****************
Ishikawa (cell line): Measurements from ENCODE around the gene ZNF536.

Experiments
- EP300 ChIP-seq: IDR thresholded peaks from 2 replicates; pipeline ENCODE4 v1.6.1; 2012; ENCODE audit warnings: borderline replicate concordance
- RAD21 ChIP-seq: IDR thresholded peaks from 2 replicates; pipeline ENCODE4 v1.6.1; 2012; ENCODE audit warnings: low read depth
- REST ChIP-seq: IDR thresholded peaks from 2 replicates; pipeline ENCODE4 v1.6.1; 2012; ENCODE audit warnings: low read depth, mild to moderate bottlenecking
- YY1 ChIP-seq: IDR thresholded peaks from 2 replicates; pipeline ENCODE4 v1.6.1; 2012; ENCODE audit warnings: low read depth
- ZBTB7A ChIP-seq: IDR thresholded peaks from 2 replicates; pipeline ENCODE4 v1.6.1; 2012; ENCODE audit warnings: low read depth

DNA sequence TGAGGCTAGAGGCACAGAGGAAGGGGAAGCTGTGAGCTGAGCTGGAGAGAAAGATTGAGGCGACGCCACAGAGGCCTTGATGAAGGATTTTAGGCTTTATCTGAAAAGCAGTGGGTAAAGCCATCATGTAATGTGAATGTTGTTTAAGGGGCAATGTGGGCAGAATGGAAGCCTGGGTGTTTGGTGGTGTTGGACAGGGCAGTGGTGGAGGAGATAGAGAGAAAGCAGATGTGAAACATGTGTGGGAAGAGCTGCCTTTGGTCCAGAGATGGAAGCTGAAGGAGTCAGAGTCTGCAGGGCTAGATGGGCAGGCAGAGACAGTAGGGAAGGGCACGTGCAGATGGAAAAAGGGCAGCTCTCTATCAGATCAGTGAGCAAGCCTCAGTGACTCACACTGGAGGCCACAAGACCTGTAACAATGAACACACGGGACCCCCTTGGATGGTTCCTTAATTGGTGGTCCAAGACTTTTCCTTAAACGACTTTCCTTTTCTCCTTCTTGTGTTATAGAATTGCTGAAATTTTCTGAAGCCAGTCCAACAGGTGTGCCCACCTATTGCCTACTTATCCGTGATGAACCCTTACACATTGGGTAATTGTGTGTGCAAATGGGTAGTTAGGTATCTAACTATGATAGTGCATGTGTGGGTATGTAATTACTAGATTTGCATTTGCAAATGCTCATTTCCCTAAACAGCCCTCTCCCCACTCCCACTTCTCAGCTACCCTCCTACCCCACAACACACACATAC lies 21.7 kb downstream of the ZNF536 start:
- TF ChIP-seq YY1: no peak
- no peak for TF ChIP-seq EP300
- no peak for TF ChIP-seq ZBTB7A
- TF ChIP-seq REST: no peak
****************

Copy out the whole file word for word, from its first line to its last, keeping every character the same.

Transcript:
Ishikawa (cell line): Measurements from ENCODE around the gene ZNF536.

Experiments
- EP300 ChIP-seq: IDR thresholded peaks from 2 replicates; pipeline ENCODE4 v1.6.1; 2012; ENCODE audit warnings: borderline replicate concordance
- RAD21 ChIP-seq: IDR thresholded peaks from 2 replicates; pipeline ENCODE4 v1.6.1; 2012; ENCODE audit warnings: low read depth
- REST ChIP-seq: IDR thresholded peaks from 2 replicates; pipeline ENCODE4 v1.6.1; 2012; ENCODE audit warnings: low read depth, mild to moderate bottlenecking
- YY1 ChIP-seq: IDR thresholded peaks from 2 replicates; pipeline ENCODE4 v1.6.1; 2012; ENCODE audit warnings: low read depth
- ZBTB7A ChIP-seq: IDR thresholded peaks from 2 replicates; pipeline ENCODE4 v1.6.1; 2012; ENCODE audit warnings: low read depth

DNA sequence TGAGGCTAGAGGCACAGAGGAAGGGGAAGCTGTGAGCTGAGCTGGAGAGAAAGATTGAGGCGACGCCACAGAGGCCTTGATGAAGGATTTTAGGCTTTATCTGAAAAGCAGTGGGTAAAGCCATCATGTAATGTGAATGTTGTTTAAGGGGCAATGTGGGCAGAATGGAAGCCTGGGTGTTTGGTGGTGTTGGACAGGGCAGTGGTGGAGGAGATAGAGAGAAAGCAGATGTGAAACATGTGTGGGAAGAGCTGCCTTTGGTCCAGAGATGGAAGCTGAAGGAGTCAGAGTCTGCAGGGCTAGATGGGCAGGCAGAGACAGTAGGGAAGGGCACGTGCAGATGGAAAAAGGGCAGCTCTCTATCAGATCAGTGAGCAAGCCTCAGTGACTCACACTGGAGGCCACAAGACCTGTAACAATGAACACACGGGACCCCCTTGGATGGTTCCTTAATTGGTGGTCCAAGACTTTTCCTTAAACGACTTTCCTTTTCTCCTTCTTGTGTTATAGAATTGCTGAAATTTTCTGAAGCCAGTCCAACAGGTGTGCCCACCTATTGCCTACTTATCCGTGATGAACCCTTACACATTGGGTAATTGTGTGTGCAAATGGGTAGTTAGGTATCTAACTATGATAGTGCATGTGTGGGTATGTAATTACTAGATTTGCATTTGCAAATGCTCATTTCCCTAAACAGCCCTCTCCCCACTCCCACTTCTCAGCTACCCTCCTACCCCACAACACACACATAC lies 21.7 kb downstream of the ZNF536 start:
- TF ChIP-seq YY1: no peak
- no peak for TF ChIP-seq EP300
- no peak for TF ChIP-seq ZBTB7A
- TF ChIP-seq REST: no peak